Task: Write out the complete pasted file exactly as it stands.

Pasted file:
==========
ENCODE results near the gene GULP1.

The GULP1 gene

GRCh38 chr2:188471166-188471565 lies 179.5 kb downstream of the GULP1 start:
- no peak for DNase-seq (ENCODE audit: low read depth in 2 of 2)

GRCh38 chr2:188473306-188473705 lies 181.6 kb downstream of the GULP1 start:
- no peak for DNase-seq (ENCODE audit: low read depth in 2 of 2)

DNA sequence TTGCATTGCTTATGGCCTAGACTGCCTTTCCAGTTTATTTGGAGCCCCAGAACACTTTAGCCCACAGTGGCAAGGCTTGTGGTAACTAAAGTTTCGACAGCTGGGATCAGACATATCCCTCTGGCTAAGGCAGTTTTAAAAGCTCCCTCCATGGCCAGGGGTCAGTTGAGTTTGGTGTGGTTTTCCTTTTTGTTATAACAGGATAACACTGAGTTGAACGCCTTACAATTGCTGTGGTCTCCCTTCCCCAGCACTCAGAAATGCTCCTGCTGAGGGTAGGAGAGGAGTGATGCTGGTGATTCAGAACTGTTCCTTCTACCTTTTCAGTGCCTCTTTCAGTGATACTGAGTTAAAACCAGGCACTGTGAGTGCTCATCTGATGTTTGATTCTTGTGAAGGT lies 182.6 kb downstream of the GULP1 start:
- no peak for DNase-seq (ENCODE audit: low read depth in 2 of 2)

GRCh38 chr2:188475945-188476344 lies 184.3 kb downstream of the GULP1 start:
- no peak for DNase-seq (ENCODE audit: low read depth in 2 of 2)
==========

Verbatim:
ENCODE results near the gene GULP1.

The GULP1 gene

GRCh38 chr2:188471166-188471565 lies 179.5 kb downstream of the GULP1 start:
- no peak for DNase-seq (ENCODE audit: low read depth in 2 of 2)

GRCh38 chr2:188473306-188473705 lies 181.6 kb downstream of the GULP1 start:
- no peak for DNase-seq (ENCODE audit: low read depth in 2 of 2)

DNA sequence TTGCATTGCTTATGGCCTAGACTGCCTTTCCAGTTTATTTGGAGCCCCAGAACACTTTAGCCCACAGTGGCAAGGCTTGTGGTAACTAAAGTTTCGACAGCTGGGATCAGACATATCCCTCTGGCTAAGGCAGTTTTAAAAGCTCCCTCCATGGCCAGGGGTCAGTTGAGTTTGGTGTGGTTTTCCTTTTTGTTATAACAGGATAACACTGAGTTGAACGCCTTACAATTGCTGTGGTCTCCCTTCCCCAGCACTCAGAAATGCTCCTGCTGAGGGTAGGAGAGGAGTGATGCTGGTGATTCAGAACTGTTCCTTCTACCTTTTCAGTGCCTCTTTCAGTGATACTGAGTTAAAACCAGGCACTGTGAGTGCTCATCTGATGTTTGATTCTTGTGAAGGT lies 182.6 kb downstream of the GULP1 start:
- no peak for DNase-seq (ENCODE audit: low read depth in 2 of 2)

GRCh38 chr2:188475945-188476344 lies 184.3 kb downstream of the GULP1 start:
- no peak for DNase-seq (ENCODE audit: low read depth in 2 of 2)